The Inuvialuit Smithsonian Project received its initial seed funding from the Intellectual Property Issues in Cultural Heritage project (IPinCH), housed at Simon Fraser University and led by Dr. George Nicholas. Our project team has been interested in exploring questions of access related to the MacFarlane Collection, particularly how greater awareness of and access to the collection can be fostered in the Inuvialuit community. Below is a discussion of intellectual property issues raised by members of the Inuvialuit community during community outreach sessions, which is presented in a Question & Answer format. We welcome feedback and further questions on these issues from Inuvialuit users of this website and other interested individuals.
Q: Is there proof that the collection was purchased?
A: The correspondence between Mr. MacFarlane and the Smithsonian reveals that MacFarlane relied tremendously on his Inuvialuit associates to acquire objects, including both cultural items and natural history specimens (birds, rocks, fish and mammals), that he sent to the Smithsonian in Washington. MacFarlane had a team of Inuvialuit collectors, as well as individuals from the Anderson River community who brought items in to trade. As MacFarlane and the Inuvialuit were economically linked through the fur trade, they were reimbursed for these items with trade-goods such as clothing, tools, tobacco, guns and ammunition.
Q: Were any of the items in the collection re-sold by the Smithsonian?
A: As was common practice at the time, a portion of the Inuvialuit material that MacFarlane collected for the Smithsonian (about 170 items) was subsequently exchanged with other museums, who were also working to build their fledgling collections. For the most part these were duplicate items and they were sent to museums as far away as New Zealand and Holland. One of the largest exchanges was to the National Museum of Denmark which received about 40 Inuvialuit items in exchange for a similar collection of objects from Greenland Inuit. Unfortunately, over 50 Inuvialuit artifacts loaned to the Chicago Academy were destroyed in the great Chicago fire of 1871. With time and the realization that the Smithsonian’s ethnographic collections were a priceless and irreplaceable heritage, the practice of exchanging collections was abandoned. Today, items in the collection are often loaned out for short-term exhibitions before returning to the collections-care and conservation facility that houses them.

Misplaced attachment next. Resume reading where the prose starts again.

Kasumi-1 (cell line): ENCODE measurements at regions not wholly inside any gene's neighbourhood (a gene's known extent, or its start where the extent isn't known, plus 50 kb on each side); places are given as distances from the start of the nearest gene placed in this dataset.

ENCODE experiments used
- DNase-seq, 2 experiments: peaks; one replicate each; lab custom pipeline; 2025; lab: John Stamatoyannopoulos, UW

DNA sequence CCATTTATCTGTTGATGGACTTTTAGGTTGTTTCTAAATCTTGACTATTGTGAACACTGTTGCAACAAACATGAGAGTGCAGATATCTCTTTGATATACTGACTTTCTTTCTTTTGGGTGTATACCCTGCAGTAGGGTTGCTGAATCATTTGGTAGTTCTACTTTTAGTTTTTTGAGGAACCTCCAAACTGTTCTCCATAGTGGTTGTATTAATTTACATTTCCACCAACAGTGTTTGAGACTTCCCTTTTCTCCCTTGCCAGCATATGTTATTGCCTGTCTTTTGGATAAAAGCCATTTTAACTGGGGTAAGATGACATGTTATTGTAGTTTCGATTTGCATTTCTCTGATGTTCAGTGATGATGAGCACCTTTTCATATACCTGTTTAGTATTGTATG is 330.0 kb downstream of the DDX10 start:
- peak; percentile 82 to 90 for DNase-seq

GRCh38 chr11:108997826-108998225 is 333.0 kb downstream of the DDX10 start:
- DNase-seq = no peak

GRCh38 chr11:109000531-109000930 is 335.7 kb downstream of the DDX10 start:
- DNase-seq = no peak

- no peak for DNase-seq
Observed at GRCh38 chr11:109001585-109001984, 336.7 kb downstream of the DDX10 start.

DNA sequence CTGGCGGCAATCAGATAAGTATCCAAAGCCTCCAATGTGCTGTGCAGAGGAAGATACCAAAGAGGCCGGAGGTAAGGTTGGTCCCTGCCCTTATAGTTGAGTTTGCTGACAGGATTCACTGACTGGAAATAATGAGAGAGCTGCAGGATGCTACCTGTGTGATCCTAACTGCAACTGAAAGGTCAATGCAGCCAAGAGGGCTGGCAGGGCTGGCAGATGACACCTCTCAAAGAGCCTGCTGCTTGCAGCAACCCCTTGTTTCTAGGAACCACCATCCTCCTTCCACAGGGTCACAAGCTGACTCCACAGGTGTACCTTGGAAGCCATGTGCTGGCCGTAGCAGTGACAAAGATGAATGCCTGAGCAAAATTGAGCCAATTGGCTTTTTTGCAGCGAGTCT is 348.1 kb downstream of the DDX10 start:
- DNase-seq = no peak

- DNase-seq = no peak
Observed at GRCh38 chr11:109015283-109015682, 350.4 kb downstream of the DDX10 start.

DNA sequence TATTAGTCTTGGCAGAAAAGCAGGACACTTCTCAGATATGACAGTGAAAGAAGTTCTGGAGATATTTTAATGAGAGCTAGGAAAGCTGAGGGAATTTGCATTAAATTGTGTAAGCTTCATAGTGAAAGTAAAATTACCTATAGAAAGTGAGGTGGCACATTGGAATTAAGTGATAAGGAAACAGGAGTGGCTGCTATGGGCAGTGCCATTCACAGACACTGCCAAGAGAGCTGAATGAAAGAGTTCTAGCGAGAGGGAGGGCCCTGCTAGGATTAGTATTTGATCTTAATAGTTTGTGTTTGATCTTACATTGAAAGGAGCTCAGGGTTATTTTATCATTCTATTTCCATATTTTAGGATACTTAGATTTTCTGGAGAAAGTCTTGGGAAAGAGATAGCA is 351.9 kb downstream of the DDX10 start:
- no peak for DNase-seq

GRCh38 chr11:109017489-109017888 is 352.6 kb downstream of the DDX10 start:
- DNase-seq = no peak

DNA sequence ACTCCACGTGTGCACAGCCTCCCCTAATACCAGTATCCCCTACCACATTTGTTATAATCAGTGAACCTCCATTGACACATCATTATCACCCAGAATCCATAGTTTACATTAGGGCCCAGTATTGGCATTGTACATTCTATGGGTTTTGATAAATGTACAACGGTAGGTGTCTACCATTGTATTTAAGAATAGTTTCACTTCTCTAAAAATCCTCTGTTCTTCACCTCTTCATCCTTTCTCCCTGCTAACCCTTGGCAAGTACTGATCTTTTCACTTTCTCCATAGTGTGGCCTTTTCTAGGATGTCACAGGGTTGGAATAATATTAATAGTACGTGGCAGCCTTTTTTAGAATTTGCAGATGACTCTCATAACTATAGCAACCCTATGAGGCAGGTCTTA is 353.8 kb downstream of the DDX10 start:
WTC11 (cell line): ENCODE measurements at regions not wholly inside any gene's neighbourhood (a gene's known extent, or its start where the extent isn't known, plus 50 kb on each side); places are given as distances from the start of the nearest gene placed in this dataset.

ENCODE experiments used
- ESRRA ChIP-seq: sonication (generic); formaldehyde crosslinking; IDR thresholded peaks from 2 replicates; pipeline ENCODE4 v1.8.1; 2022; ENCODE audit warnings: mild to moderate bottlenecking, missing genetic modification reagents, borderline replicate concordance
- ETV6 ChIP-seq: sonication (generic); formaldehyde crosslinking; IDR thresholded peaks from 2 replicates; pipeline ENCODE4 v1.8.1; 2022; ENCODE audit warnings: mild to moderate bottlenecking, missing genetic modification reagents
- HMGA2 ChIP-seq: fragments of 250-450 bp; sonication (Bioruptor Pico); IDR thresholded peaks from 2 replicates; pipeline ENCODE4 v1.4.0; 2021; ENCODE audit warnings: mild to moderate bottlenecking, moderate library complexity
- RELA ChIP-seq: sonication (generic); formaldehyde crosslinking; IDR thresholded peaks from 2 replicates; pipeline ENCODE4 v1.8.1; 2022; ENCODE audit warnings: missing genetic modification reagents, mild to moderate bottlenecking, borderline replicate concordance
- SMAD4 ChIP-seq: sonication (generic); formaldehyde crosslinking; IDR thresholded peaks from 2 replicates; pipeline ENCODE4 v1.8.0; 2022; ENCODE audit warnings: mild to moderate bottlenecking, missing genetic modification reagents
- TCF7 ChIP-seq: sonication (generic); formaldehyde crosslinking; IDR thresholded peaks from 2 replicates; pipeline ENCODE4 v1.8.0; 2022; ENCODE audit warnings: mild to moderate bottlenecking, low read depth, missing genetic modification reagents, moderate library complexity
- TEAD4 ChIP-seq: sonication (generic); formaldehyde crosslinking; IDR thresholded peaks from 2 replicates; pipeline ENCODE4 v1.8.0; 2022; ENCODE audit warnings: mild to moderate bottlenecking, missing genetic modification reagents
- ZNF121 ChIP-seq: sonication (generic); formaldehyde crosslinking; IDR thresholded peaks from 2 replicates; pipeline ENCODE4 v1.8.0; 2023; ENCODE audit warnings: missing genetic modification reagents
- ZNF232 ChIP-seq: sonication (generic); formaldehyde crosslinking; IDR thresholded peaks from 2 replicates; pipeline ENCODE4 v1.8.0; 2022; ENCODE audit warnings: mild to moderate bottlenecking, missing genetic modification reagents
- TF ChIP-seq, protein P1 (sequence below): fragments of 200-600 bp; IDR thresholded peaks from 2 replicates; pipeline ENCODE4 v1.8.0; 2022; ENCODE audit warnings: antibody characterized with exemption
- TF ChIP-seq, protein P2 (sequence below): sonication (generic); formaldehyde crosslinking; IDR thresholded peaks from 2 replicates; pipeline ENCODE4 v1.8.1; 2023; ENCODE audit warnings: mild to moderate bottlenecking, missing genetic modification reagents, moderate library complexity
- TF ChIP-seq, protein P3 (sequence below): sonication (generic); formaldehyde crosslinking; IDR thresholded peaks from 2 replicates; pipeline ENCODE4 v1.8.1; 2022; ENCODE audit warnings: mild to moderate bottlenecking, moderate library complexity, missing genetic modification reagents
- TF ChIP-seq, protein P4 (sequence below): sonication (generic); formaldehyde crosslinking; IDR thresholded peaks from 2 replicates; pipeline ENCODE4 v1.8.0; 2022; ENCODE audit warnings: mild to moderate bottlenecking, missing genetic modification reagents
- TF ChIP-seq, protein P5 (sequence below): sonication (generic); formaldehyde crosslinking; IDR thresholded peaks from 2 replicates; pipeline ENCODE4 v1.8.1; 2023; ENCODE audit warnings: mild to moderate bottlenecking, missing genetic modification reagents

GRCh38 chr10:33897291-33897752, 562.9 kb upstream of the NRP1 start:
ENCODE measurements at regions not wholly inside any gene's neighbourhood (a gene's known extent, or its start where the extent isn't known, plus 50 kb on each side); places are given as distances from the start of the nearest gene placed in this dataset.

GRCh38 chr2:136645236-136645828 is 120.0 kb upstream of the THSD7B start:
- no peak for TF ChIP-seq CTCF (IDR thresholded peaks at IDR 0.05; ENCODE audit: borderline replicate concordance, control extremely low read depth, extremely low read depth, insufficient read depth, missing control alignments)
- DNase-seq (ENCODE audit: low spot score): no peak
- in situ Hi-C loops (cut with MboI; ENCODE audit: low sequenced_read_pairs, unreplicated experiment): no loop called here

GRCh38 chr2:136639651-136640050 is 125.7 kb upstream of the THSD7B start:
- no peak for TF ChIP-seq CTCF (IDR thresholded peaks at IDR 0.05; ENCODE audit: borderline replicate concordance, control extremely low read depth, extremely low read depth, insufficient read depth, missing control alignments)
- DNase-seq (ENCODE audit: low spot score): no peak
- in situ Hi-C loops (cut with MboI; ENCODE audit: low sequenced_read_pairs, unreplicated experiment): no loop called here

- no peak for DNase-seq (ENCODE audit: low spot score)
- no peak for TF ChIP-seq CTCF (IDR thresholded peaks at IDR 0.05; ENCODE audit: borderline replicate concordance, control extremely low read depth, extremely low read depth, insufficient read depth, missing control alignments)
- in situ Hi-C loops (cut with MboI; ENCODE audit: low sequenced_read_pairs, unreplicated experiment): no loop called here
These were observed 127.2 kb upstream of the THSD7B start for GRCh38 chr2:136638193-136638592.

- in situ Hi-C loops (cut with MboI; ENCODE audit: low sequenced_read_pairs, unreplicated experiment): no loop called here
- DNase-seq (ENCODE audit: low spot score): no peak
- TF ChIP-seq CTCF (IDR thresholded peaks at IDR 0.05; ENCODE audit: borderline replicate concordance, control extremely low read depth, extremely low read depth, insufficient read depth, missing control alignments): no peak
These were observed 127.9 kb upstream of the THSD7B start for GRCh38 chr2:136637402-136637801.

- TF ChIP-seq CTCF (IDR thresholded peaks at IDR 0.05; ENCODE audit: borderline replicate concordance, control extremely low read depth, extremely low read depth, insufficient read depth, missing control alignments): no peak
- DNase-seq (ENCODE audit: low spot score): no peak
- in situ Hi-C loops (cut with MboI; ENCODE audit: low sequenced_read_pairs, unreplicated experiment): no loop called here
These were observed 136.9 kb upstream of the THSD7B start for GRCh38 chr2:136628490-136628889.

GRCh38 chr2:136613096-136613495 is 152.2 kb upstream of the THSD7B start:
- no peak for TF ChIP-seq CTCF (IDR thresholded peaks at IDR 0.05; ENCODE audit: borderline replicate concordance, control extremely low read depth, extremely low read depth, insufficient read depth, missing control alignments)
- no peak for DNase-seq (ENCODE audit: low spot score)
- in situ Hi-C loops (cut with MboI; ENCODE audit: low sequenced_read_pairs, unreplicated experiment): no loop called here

Q: Can the collection by repatriated?
A: Under the North American Graves Protection and Repatriation Act (1990), the everyday sort of objects that MacFarlane acquired for the Smithsonian do not come under the category of objects subject to repatriation. The Smithsonian’s policy on repatriation seeks to return “sacred items” and “items of cultural patrimony” as well as any items associated with burial rituals to descendant community members. As best as we can tell, the Inuvialuit collections are composed of day-to-day items from domestic and subsistence contexts that do not have a special “sacred” context. However, it is in the spirit of repatriation that the Inuvialuit Smithsonian Project seeks to figure out ways to make the collections accessible to the communities in the Inuvialuit Settlement Region from which they were derived.
Q: Who holds copyright of the clothing patterns (& other objects) produced by the project?
A: The Inuvialuit Cultural Resource Centre holds copyright of all knowledge and patterns for objects developed by the Inuvialuit Smithsonian Project. However, we very much welcome seamstresses, tool-makers, students, and other beneficiaries to re-create objects in the collection and share them with us. We would be happy to have you contact us with photos of your re-creations and we will post them to this website.